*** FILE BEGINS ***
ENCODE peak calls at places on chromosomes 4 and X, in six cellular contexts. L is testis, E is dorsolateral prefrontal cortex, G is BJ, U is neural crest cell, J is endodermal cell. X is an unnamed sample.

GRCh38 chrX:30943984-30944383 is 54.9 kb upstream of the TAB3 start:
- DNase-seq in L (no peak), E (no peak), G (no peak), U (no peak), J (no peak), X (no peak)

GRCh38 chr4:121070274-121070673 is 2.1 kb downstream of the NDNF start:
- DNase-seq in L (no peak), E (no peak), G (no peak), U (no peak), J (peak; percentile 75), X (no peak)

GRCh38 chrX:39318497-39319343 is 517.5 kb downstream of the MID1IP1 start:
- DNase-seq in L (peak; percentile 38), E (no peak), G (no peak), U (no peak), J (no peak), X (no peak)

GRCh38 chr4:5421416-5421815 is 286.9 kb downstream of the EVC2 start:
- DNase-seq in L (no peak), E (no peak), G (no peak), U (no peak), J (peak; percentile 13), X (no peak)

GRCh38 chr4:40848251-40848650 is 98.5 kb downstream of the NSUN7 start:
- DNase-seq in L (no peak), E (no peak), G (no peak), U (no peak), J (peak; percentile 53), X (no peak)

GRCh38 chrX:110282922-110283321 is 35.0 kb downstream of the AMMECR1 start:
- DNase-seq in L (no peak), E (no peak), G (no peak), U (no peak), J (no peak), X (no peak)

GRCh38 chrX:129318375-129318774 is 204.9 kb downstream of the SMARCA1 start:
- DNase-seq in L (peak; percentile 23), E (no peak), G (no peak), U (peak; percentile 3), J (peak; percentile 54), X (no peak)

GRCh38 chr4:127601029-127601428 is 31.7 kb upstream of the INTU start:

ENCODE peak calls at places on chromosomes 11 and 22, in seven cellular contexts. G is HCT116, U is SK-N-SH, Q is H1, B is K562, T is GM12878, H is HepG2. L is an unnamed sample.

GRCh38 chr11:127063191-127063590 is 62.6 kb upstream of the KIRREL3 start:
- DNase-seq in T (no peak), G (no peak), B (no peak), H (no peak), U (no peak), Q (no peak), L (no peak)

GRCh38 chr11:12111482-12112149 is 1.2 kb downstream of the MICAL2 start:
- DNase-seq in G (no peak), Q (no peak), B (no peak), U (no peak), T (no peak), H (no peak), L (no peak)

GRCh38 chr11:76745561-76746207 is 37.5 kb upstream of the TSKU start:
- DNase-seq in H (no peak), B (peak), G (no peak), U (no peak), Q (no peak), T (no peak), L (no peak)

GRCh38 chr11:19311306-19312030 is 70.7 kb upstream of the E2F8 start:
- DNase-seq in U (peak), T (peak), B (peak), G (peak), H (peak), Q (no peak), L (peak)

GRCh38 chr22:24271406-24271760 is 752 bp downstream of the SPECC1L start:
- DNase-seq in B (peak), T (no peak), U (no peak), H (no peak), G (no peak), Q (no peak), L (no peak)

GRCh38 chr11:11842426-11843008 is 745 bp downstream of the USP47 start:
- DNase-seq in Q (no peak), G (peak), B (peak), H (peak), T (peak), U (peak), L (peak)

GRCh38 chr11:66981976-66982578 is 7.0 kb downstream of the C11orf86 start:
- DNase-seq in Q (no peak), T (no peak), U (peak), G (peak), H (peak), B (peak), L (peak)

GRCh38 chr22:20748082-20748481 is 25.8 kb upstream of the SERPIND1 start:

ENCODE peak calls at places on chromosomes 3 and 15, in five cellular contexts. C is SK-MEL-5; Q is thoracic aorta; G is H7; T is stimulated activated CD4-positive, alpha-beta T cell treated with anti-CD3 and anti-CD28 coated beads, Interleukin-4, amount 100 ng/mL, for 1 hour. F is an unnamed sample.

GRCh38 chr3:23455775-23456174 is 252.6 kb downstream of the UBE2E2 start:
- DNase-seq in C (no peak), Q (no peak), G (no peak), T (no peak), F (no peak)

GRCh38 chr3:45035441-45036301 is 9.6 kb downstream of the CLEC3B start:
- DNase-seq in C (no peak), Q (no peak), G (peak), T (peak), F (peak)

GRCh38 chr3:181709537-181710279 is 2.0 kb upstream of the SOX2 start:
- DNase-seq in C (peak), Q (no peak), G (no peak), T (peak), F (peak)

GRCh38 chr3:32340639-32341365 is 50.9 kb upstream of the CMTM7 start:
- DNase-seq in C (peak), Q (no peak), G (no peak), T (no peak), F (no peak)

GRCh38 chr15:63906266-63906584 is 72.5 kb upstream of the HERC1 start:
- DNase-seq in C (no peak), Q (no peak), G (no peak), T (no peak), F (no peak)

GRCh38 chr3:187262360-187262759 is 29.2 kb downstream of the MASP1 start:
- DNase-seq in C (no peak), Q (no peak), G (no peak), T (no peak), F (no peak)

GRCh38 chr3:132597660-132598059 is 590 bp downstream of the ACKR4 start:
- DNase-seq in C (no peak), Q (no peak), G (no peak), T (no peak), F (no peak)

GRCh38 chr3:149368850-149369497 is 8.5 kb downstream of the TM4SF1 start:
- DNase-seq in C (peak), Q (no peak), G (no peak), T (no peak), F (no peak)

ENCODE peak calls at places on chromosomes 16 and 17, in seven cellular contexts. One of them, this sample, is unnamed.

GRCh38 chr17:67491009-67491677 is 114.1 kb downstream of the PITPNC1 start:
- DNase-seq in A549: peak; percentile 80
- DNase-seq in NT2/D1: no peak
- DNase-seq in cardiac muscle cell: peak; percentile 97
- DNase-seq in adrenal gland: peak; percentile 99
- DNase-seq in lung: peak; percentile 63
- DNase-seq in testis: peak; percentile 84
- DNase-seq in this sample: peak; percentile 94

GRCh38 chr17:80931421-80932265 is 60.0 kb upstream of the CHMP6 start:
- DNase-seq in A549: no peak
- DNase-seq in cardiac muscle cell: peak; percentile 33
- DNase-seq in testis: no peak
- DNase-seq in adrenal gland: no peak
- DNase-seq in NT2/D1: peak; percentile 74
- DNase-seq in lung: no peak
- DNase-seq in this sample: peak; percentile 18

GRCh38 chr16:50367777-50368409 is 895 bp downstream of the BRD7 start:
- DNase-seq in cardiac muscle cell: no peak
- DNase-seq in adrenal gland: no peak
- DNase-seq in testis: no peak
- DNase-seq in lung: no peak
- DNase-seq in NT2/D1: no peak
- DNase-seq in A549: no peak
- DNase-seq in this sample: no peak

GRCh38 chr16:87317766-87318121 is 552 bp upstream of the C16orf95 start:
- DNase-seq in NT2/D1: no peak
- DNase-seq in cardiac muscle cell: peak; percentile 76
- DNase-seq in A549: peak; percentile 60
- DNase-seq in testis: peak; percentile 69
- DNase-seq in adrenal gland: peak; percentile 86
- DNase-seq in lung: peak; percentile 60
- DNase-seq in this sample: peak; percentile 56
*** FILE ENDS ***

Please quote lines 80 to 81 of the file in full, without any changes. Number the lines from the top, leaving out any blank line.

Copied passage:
- DNase-seq in adrenal gland: peak; percentile 86
- DNase-seq in lung: peak; percentile 60